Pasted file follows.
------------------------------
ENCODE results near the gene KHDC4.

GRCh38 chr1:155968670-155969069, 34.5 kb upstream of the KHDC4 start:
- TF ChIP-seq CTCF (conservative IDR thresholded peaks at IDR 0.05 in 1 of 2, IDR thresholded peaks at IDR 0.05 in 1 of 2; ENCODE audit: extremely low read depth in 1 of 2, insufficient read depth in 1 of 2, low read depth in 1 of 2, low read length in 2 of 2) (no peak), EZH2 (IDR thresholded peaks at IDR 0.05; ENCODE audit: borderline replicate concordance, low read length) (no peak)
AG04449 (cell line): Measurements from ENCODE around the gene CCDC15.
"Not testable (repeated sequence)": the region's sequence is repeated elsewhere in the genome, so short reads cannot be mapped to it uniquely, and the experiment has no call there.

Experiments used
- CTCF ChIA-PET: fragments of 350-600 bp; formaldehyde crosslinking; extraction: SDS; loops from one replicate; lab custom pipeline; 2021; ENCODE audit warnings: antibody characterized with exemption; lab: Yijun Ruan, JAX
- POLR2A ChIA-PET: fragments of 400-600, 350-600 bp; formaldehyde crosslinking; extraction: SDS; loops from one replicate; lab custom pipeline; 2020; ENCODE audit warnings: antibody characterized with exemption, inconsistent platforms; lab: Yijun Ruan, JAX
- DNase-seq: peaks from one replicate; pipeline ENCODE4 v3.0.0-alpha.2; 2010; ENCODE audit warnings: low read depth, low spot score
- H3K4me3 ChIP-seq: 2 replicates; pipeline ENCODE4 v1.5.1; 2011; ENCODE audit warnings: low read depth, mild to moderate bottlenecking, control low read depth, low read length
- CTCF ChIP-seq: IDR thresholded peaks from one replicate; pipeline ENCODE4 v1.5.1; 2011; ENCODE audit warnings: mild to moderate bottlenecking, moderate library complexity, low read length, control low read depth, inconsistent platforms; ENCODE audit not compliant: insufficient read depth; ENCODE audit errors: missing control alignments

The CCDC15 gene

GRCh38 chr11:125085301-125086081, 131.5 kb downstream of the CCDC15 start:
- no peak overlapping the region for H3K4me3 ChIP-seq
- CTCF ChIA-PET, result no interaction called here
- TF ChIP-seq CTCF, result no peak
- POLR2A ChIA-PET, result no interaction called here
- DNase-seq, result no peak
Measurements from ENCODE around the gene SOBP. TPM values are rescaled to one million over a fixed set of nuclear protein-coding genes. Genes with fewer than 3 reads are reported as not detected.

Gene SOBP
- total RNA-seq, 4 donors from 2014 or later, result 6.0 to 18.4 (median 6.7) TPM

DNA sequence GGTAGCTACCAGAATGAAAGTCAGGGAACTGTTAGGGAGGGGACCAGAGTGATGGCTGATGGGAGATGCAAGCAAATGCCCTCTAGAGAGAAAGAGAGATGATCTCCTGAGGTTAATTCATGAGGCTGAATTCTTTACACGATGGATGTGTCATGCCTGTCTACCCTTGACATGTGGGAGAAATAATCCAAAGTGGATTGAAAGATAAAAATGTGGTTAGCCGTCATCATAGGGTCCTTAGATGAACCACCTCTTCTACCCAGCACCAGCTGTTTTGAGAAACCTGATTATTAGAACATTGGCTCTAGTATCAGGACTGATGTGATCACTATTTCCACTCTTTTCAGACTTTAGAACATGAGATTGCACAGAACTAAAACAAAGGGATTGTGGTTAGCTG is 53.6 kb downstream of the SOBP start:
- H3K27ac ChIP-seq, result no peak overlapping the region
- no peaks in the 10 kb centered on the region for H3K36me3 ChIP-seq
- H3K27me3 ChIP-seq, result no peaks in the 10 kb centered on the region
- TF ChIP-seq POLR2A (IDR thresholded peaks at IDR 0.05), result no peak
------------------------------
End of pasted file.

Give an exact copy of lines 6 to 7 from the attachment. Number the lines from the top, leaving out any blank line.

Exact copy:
Experiments used
- CTCF ChIA-PET: fragments of 350-600 bp; formaldehyde crosslinking; extraction: SDS; loops from one replicate; lab custom pipeline; 2021; ENCODE audit warnings: antibody characterized with exemption; lab: Yijun Ruan, JAX